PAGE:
6. Withdraw the whole back of the clock from the frame.
  7. (Small clock) there is a “sellotape” seal joining the clock and the glass.  Slide the sharp knife around the join to split the glass and the clock.
  8. (Large clock)  As above, but there is a synthetic rubber seal around the glass which needs to remain on the rim.  If it comes off, it is difficult to put back, but it is not the end of the world if you cannot get it back on; the clock can still function.
  9. Carefully turn the clock over.  If the second hand has become bent or unbalanced gently press the centre to ensure that it is fully home.  If it is bent, try to spot at which point it becomes distorted and use this point as a fulcrum with your finger and bend the second hand up or down depending on what has happened.  DO NOT bend the whole second hand as this will put a strain on the pivot mechanism and you risk distorting it and making matters worse.
  10. Replace the glass in the frame and replace the back carefully aligning the screw holes holes.
  11. Reverse the above steps.

Replacement handbooks or manuals

Did you know you can obtain replacement handbooks and manuals?  

Try this link to download a pdf (instruction manuals) for all models of Mondaine Official Swiss Railways Watches.

Please note, that download link will take you to Mondaine official website.


Will I get this reaction to Mondaine watches?

I am sensitive to some base metals and especially have an allergic reaction to Nickel.  Will I get this reaction to Mondaine watches?

Mondaine, as a thoroughly responsible company, subjects all of its range to stringent tess to ensure they comply with EC and International standards.

To quote them:

The materials used by Mondaine are subjected to severe tests in order to avoid allergies. For those who are hyper-sensitive to stainless steel we recommend you buy a watch which is made from titanium, gold or plastic.

Can’t say fairer than that!  Most good retailers will I am sure be prepared to let you test drive the model you are interested in to see if there is a reaction.  Obviously, you would need to return the watch in perfect condition if you prove to be a reactor.

Watch repair

Where can I get my Mondaine serviced?

Mondaine watches are hard wearing and made to a high standard, but even so, occasionally the watch will need a service to maintain it.  The Mondaine service centre offers a range of services to keep you on time.

They offer a partial maintenance from a bracelet sizing service around £15 or so, or more complicated work including:

  • Rating/regulating check
  • replace crown, gaskets and a new battery where needed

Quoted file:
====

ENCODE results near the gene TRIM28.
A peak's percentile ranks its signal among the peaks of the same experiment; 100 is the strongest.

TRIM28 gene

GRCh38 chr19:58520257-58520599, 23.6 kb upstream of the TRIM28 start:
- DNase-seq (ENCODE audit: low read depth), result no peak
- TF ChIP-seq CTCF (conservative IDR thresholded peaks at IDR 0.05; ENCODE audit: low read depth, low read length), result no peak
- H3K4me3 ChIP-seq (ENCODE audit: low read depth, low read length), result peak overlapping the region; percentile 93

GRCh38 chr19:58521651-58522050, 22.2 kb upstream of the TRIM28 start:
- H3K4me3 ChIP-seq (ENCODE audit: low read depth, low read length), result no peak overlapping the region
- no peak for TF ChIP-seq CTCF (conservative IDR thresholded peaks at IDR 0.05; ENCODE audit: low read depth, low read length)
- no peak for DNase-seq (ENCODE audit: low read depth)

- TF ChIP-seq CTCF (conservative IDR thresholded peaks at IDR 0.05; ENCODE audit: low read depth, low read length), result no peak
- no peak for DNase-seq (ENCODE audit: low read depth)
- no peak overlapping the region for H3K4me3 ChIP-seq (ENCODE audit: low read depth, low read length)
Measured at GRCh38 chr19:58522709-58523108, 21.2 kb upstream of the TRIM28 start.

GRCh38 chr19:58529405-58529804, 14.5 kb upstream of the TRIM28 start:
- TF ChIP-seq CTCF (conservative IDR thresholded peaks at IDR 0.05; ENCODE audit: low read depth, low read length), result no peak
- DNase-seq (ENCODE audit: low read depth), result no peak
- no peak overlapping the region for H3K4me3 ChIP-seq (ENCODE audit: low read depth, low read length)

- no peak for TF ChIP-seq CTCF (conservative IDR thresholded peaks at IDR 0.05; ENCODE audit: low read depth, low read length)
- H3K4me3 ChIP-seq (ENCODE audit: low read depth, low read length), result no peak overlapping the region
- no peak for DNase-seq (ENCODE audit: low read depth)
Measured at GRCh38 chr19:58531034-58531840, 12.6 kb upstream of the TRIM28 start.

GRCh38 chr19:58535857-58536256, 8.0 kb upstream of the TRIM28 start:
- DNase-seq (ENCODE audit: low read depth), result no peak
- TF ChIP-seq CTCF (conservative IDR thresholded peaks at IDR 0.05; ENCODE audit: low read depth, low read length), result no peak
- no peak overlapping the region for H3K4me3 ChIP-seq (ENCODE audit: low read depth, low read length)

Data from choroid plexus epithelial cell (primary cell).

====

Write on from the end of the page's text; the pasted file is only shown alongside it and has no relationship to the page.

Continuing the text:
• water resistance control
  • Case and bracelet cleaning
  • Final bench testing

Costs vary according to the sophistication of the watch but expect to pay £20-£35 or so.

There is also a complete maintenance service:

  • Movement dissembling, cleaning, reassembling, oiling, regulating and functions checked
  • Replace crown, gaskets and battery where necessary.
  • Repair or replacement of worn movement parts
  • Water resistance control and case and bracelet cleaning and bench testing.

Expect to pay £50-£80 or so, and of course parts are extra.

Another optional service restores your watch to near perfect condition, with cleaning, polishing and scratch removal.  This is not a guaranteed restoration as obviously it depends on the depth of scratches etc.  But talk to them and get advice.

The address is:
Mondaine Service Centre,
Locker Hull and Thornton Ltd
10 High View Close
Vantage Business Park

01664-420003 or
Go to site.

A word of sensible advice – do use a “signed for” delivery service (Royal mail is perfect) and attach a tag with your details on it.  Do feel free to ask for an estimate. Allow a couple of weeks for diagnosis and estimate, and another couple or so from go ahead for the work to be completed.

How to reset a chronograph

My Chronograph doesn’t go to zero

Sometimes when you zero your Chronograph after using the stop watch and pause function, the second hand does not go back to zero.  You need to reset it and this is how you do it!

Instructions for re-setting.
On the right are 3 buttons lettered from the top A, B and C, and you will need to adjust the second hand (S), the 10th second elapsed hand (10th), and the minute elapsed hand (M).

1. Pull crown button B out to position 2. Press buttons A and C simultaneously for at least 2 seconds. This enters the adjustment mode.

2.  Adjusting second hand (S). Press A and the hand will move once; press sufficiently to allow chrono second hand to work towards 12 at the top. Confirm the adjustment by pressing button C.